Target-date funds are one of the most popular investment vehicles found in the portfolios of 401(k) holders. But is that a good thing? Here’s a look at whether your investment portfolio should have this type of fund – or if you can put that money to work in better ways.

What Is a Target-Date Fund?

It is possible that you have one of these funds – basically, a type of mutual fund – but know nothing about them. That's probably because target-date funds were created to be one-stop shopping for your retirement money: You decide on the year you plan to retire, then  pick a target-date fund that is closest to that year. If you aim to retire in 2035, for example, you might pick the American Funds 2035 Target Date Retirement Fund. The fund automatically allocates your assets to a mixture of stocks and bonds that fit what the managers believe should match your risk tolerance. As you get closer to that 2035 target date, the fund rebalances your asset allocation, moving it more heavily toward bonds and other safer investments. 

It’s an easy way to invest, especially if you know very little about stocks and bonds. That’s why, at the end of 2013, 41% of employee 401(k)s had a target-date fund among its assets. That’s also why brokerages will automatically enroll employees who don’t specify their investment options into target-date funds.  By 2019, analysts expect that $2 trillion of assets will be in these funds, representing 88% of all 401(k) money. 

The Advantages

No one can argue the convenience of these funds. They take all of the work out of investing for someone who knows little to nothing about how to make his or her money grow. Your retirement money is arguably the most important asset you have. You want professionals managing its growth for you. target-date funds are professionally managed, and for most, it’s the type of investment they feel OK forgetting about. If you’re not in the financial services field, you may not have time to learn how to invest properly. Your time may be better spent growing your career and leaving your money management to the pros.

Data also show that target-date fund investors are outperforming people in regular mutual funds. If you’re currently in a target-date fund, you’re seeing,on average, 1.1% better performance than the fund itself. In contrast, people in other mutual funds under-perform the fund by around 1% See Who Actually Benefits From Target-Date funds? and When to Use Target-Date Funds for more.

The Disadvantages

No investment vehicle is perfect. As an investor, you have to choose the least imperfect option. But there are some important issues to consider with target-date funds.

Risk Tolerance – Every good financial adviser will ask you about your risk tolerance because age isn’t the only factor. Two 40-year-olds could have wildly different risk tolerances because of their personality types and experiences. target-date funds aren’t designed to take into account the risk tolerances of a varying investor base. However, different funds targeted to the same year may have different philosophies (see next section), so be sure the one you choose matches your comfort level. Read more in An Introduction to Target-Date Funds.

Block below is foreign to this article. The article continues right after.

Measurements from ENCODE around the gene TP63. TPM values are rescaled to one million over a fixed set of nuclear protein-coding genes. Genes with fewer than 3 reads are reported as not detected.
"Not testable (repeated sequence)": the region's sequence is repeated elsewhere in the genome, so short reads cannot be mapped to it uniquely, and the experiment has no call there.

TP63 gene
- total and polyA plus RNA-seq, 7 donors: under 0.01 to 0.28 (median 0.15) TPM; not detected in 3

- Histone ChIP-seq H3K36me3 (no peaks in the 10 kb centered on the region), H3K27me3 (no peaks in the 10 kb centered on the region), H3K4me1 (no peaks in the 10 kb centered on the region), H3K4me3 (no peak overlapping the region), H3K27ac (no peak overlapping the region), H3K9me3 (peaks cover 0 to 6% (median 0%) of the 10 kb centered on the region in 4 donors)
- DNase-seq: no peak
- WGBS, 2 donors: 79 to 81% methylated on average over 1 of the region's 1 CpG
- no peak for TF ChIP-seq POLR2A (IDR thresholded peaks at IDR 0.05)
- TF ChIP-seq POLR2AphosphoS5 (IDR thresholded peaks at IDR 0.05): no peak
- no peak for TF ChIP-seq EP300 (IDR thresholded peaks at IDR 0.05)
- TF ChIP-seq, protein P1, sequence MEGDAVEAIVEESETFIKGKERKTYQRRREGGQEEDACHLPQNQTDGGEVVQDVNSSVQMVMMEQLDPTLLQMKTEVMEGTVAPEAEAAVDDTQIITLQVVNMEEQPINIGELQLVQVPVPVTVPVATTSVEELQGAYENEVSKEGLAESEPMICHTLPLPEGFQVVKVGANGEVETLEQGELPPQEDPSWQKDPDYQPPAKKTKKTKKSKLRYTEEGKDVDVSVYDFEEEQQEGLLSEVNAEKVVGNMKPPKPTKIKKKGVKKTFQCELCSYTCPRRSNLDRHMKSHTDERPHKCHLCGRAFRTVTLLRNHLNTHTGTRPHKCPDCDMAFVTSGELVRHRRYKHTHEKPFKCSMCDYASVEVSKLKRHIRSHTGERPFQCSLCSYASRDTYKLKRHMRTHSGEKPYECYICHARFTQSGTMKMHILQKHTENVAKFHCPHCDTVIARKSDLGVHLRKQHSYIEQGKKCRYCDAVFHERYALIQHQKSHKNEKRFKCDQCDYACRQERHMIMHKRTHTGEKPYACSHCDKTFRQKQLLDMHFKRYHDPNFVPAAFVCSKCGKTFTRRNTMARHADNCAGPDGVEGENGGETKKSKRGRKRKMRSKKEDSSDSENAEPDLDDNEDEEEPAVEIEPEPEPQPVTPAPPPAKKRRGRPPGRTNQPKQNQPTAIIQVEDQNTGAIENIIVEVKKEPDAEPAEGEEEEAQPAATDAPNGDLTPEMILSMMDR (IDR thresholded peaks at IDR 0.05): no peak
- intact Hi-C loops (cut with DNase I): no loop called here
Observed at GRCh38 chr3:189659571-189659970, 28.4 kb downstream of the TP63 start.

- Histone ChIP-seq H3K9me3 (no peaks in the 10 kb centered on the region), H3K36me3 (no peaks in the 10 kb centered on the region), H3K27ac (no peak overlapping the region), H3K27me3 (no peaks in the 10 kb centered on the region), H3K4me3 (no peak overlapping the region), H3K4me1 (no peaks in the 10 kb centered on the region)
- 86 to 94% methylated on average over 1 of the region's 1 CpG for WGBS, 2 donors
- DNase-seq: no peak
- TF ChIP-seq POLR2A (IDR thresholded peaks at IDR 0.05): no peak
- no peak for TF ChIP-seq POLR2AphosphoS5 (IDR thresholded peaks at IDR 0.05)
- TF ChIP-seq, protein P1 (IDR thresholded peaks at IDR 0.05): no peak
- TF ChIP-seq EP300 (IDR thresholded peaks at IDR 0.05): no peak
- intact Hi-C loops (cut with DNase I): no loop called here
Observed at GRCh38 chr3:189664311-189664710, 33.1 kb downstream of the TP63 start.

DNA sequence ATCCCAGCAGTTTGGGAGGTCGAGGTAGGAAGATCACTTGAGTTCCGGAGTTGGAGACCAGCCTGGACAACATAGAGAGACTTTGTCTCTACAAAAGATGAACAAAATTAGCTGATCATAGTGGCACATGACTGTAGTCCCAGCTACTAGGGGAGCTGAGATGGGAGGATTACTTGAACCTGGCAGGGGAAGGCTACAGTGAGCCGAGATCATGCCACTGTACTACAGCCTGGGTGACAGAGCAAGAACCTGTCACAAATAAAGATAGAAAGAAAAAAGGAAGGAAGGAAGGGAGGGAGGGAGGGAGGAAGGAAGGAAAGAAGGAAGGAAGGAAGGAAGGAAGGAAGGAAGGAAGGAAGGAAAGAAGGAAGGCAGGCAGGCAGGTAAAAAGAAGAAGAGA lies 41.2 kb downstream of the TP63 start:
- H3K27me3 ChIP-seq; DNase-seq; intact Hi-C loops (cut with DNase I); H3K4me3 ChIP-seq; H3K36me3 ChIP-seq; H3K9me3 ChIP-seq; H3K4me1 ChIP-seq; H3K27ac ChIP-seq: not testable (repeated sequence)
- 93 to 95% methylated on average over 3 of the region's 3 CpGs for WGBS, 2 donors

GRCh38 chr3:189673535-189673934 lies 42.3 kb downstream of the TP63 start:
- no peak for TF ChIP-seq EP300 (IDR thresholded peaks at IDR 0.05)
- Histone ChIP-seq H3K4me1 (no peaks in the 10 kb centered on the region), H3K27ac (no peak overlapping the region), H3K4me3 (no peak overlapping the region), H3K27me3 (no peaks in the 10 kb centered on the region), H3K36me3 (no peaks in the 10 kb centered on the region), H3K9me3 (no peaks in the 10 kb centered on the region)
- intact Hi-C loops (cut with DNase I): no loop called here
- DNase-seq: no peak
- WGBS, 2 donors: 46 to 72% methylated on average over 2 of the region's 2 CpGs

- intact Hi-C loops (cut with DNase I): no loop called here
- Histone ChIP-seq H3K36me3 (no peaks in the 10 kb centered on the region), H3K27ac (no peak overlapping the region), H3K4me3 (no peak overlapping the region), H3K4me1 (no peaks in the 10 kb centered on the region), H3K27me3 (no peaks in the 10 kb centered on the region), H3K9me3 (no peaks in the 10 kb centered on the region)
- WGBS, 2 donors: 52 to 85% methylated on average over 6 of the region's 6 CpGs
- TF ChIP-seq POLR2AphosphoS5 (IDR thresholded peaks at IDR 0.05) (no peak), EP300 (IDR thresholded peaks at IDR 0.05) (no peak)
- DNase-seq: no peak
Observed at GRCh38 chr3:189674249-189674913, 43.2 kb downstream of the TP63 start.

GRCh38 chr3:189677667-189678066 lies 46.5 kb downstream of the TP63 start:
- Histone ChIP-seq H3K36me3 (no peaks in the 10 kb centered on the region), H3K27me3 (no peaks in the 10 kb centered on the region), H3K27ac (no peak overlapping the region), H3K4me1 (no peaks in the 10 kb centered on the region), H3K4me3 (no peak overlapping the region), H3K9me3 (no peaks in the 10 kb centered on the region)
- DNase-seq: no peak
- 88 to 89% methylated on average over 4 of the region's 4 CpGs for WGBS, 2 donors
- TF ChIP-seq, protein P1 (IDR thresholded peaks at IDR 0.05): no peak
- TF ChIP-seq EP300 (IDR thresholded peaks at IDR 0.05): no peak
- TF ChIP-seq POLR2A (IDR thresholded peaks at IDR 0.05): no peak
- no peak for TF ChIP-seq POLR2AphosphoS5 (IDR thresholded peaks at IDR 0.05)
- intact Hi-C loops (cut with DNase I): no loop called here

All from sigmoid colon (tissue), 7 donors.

Asset Allocation There’s no standard asset allocation based on age. Each fund invests a bit differently depending on the beliefs of the management team. Two funds with a target date of the same year could have very different proportions of stocks versus bonds. Some might be more invested in overseas investments than others, or one may consider tax efficiency more than another. There are variables affecting performance that the average employee may know little about. 

Fees and Expenses – Unlike pure stocks and bonds, funds have fees attached to them. Managers don’t work for free and the fund itself incurs expenses that are subtracted from its returns. Like any business, those fees vary depending on numerous factors. The Vanguard Target Retirement 2035 fund has an annual expense ratio of 0.18%, while the T. Rowe Price Retirement 2035 Fund has an expense ratio of 0.74%. The higher the number, the more of your returns go to expenses, not to your account. That’s money out of your pocket.

People Don’t Know How to Use Them – If you invest in a target-date fund, the general rule is not to have any other assets. If you add other funds into your mix, it throws off the weighting of the fund. Instead of having an 80% allocation of stocks as you head toward your 2035 retirement date, for example, you might have 90% if you’re holding another stock fund. That’s probably too high.

The Bottom Line

Should you ditch your target-date fund? Keep in mind that the goal of investing is to get the best return with appropriate risk while paying the lowest fees. Target-date funds are simple to understand on the surface, but because a 401(k) isn’t likely to offer many choices for these funds other than date, a regular index fund might be a better choice depending on its fees, expenses and return. (See Index Investing and Target-Date vs. Index Funds: Is One Better?)

Compare your options to decide. If you know very little about investing, get advice from a trusted financial advisor, who doesn’t earn commissions based on the advice he or she gives you.